The Almond Tree – Day 10

10 Elul 5774
By Sarah Schweitz

The Almond Tree

During the month of Elul, I am flooded with memories of my childhood in Greece.  I remember my Parents, Grandparents and extended family.  Most of them are no longer with us but my memories of them are as bright now as when I was a child.

Near the front entrance of my Grandfather’s house, an Almond Tree towered over the roof of the house.  During the spring months the flowers of its branches formed a white canopy over the front patio and a white carpet when they fell on the ground.  When the almonds were harvested my Mother made delicious confections such as marzipan cookies.  The Almond Tree became my place of solitude.  I always felt at peace while sitting on the soft white blanket of its pedals.

When we returned from our mountain odyssey of hiding to Trikala in 1945, my Grandfather’s house and the Almond tree remained standing.  The tree seemed larger and stronger than I remembered.  It continued to bear fruit.  The Almond Tree represented perpetual rejuvenation and rebirth.  The occupants of my grandfather’s house were missing.  I was praying and hoping that my beloved Grandfather, Elias Roussos, his sons and daughters would miraculously appear.

Around the same time in 1945 my Mother was given the honor to renovate the Temple ruined during the war, and replant the Biblical Garden which she designed in 1939.  On April 23, 1939 my parents Alice and Abraham Barouh were married in the new Temple.  Their wedding was the first at the Temple, because all Jewish weddings at that time were celebrated at the bride’s home.  My parents wedding and the dedication of the new Temple were celebrated at the same time.  Four Hundred guests were invited Jews and Gentiles alike.  The Archbishop of Trikala, Mayor, Chief of Police, all of my Father’s friends and coworkers from the bank were invited.  The whole Jewish community including  Rabbis and Cantors attended.

My mother designed a Biblical Garden in 1939 for the dedication of the new Temple.  She planted fig trees, pomegranate, peach, plum, apple, and of course an Almond Tree.  In addition a palm tree, very rare for Trikala was planted.  She planted flowers of every color, such a climbing roses, jasmine, gardenias, and azelias.  In the middle of the garden was a water well, we called it Miriam’s Well.

After the war was over in 1945 my mother was asked again to supervise the renovation of the Temple and the Biblical Garden.  I was five years old at the time.  My Mother took me by the hand and we went in the sanctuary in front of the ark under the eternal light and we prayed.  My mother told me “Sarah, you will help me rebuild our Temple”.  With God’s help and the financial support of the Jewish community the Temple was restored.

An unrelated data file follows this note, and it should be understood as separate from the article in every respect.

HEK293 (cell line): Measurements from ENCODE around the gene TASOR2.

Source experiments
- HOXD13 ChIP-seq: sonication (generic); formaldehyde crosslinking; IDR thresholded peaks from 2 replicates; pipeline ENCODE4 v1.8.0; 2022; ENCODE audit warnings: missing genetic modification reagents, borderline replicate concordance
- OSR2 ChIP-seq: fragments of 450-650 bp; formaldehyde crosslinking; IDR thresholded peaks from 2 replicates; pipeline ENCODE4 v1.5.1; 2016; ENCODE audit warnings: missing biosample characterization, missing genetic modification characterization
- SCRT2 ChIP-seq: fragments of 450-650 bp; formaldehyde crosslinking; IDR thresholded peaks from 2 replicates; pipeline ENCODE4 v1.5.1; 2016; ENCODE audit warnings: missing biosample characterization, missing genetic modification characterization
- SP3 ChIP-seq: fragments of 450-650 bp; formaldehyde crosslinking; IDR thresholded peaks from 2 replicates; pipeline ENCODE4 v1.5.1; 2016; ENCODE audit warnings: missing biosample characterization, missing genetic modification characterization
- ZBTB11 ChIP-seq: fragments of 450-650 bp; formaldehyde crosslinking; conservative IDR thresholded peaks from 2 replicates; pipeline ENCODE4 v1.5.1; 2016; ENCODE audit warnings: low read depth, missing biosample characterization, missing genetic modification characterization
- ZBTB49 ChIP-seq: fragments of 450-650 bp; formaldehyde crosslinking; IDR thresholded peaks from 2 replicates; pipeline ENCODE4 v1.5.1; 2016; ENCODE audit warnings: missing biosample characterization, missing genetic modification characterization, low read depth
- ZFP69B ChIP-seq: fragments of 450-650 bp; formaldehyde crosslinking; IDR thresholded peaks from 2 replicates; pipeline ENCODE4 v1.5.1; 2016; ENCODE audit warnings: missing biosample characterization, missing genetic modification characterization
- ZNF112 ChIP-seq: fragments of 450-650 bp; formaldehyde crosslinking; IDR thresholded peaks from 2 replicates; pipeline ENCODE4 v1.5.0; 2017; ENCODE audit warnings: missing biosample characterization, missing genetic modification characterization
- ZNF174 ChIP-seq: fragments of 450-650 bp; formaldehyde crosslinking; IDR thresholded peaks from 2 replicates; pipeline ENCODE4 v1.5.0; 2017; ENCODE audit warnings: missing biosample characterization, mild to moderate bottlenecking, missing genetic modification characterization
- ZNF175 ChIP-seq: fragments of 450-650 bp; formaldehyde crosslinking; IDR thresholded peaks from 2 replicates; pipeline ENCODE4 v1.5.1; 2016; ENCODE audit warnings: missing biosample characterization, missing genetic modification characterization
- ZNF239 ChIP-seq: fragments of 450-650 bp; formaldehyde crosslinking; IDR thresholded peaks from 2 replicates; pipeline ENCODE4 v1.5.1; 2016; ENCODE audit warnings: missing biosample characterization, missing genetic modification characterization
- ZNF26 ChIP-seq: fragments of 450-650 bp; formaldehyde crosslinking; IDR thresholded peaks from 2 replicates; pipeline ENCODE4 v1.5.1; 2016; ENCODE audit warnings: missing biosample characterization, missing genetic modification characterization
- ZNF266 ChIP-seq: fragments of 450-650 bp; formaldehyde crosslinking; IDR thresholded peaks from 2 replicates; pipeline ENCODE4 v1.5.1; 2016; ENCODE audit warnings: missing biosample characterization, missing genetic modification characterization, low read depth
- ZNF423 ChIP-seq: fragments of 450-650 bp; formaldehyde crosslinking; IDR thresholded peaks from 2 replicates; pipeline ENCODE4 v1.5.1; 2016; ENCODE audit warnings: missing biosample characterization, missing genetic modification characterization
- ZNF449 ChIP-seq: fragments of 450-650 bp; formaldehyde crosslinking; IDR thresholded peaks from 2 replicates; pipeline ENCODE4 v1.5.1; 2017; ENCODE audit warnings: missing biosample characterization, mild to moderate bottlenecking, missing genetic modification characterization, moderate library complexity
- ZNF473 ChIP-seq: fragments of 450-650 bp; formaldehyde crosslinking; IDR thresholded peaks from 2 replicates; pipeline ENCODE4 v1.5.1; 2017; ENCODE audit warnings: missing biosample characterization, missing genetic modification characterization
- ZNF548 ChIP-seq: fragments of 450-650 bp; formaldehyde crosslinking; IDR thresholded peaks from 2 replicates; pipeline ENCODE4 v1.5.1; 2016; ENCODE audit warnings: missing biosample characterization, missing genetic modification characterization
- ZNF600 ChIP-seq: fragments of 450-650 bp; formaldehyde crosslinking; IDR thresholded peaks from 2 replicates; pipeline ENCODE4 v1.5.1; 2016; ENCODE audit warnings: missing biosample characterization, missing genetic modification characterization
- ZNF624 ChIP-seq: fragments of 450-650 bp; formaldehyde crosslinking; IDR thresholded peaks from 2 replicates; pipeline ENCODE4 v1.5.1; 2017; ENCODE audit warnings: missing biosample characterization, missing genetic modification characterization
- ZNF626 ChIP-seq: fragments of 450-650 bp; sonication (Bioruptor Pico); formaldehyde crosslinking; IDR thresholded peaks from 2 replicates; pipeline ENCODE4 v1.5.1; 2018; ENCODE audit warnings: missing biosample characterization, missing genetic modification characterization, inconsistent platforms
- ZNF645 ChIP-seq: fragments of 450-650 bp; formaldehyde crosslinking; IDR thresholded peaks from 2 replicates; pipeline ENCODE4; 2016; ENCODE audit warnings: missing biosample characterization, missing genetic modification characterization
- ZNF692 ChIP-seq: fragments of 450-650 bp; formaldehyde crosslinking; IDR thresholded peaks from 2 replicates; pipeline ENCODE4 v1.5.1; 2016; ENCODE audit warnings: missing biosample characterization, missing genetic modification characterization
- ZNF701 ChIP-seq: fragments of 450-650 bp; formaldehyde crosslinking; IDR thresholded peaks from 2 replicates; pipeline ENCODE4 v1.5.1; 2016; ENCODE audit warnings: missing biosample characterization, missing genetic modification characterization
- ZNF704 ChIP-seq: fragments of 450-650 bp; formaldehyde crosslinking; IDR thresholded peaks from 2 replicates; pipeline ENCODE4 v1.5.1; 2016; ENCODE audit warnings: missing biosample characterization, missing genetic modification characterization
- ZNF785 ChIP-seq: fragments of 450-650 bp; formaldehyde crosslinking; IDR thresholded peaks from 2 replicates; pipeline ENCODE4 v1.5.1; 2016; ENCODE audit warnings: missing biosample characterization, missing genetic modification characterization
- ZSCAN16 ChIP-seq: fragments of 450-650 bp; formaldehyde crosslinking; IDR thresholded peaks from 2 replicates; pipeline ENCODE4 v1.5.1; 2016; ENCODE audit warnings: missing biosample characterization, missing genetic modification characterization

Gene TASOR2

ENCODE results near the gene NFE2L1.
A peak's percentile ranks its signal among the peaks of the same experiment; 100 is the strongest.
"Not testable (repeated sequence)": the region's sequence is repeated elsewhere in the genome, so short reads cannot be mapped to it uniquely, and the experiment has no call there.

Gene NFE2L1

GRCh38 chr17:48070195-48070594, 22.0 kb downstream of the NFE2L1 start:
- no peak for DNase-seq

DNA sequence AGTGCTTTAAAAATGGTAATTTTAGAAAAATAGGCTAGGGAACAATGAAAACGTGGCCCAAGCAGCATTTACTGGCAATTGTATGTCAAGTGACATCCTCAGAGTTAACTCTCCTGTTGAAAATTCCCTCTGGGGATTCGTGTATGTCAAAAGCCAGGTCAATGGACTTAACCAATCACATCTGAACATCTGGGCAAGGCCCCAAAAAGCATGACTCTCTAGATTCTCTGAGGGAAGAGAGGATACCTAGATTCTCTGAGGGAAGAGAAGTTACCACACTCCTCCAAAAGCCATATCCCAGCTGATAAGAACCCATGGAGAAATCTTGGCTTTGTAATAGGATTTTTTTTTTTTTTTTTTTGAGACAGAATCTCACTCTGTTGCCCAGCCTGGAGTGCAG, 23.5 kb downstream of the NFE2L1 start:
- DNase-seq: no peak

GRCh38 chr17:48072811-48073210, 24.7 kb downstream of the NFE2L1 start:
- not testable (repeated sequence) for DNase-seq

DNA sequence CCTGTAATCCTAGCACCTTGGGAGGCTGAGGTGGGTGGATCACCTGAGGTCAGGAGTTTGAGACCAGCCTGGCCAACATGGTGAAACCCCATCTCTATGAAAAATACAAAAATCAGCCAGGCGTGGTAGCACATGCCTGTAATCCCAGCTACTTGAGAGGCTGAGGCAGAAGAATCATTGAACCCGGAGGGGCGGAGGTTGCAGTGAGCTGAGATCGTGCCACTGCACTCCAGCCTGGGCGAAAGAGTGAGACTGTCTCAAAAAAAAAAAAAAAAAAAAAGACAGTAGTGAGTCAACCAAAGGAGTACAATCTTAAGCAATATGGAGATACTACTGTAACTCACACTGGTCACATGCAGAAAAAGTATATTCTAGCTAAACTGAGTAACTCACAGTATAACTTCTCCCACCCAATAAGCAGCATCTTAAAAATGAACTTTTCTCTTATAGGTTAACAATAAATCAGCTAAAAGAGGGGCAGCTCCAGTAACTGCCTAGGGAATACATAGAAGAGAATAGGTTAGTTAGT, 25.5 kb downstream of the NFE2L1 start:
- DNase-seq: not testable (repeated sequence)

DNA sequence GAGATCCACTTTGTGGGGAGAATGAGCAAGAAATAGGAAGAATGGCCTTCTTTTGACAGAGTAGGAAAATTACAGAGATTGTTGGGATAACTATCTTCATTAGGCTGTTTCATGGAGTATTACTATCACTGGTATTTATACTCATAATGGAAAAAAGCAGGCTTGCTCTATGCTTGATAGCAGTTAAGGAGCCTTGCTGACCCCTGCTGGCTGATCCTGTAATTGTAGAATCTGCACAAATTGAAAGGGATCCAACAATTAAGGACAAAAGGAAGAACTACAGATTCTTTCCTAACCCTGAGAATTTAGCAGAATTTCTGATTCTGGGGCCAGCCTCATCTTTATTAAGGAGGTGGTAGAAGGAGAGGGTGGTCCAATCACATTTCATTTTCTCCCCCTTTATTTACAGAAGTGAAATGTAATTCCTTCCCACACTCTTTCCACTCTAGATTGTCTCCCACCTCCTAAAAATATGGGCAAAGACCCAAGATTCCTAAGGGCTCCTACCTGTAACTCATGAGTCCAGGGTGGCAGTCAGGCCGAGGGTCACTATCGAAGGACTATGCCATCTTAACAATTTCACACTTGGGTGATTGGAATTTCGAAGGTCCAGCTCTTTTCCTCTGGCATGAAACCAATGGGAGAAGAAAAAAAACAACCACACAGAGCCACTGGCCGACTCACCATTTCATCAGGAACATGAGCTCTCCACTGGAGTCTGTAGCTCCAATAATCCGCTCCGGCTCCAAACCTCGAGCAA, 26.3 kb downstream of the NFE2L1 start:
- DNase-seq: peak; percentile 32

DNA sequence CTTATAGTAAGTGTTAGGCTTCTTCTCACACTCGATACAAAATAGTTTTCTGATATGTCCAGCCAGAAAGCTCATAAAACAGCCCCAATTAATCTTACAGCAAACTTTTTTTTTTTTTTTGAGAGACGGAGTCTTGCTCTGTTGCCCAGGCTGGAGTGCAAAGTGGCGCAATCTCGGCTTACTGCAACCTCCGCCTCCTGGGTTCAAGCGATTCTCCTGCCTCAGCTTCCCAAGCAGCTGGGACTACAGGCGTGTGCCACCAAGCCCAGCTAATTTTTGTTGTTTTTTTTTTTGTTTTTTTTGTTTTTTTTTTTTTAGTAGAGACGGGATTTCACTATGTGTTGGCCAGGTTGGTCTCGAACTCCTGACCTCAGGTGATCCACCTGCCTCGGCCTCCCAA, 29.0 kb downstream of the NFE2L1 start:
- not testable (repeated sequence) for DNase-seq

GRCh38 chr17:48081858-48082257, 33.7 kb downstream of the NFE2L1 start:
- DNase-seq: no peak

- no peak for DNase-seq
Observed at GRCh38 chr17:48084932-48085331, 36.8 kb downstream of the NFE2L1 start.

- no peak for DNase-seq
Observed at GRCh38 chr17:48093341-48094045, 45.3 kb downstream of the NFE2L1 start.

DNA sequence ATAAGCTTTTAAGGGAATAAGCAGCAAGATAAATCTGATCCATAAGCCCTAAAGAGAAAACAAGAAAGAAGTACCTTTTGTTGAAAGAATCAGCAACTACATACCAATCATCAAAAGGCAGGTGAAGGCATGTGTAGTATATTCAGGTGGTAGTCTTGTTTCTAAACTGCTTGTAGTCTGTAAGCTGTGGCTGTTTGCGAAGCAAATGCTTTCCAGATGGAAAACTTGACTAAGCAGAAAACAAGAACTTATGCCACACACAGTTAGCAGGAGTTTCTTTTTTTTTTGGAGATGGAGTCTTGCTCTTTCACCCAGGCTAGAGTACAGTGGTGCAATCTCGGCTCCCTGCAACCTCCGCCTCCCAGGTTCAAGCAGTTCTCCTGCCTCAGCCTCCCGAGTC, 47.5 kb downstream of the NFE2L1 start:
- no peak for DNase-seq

The day arrived for the re-dedication of the Temple and also the Memorial of all who lost their lives during the Holocaust.  During the renovation of the Temple my mother and I planted hundreds of King Alfred daffodils.  When the daffodils emerged from the ground, the trumpet like coronas of its yellow flowers resembled small heads as if those who died during the war were reborn.

Wouldn’t be wonderful, I thought if God who created the Almond Tree and the daffodils, could bring back all the members of my family who suffered and died during the war?  When I mentioned this concept to my mother she felt it was much too serious for a little girl and enrolled me in after school French and English classes.

After the renovation of our Temple we had a bitter sweet re-dedication.  My Father was the key note speaker.  All the local dignitaries were invited Jews and Gentiles.  I was sitting next to my mother who was crying softly and I joined with her hoping that my Grandfather and the rest of our family in heaven were smiling.  They will always be remembered.

May all your Memories be Happy and Bright, and  may the New Year be Healthy, Sweet, and filled with Shalom-Peace.

L’Shanah Tovah,
Sarah Barouh Schweitz

3 Responses to The Almond Tree – Day 10

  1. Rise' Kirbo September 5, 2014 at 4:22 pm #

    Sarah, thank you so much for taking us back to your childhood home in Greece. The continuing presence of the almond tree is a rich and hopeful image for us all. I have never heard of a biblical garden and am fascinated by your description of the trees, flowers, and Miriam’s well. The daffodils (first harbingers of spring) continue to show us that life goes on and there is sweetness and beauty in the world.

  2. Nancy Tisman September 7, 2014 at 7:01 am #

    Sarah, your story is wonderful. The symbolism of the almond tree, the garden, the daffodils and the well are the makings of a novel. Thank you for telling.

  3. Jeff Merkow September 8, 2014 at 12:36 pm #

    Beautifully written Sarah. It’s nice for me to remember back to your father Abe and his great smile and warm greetings here at TBS.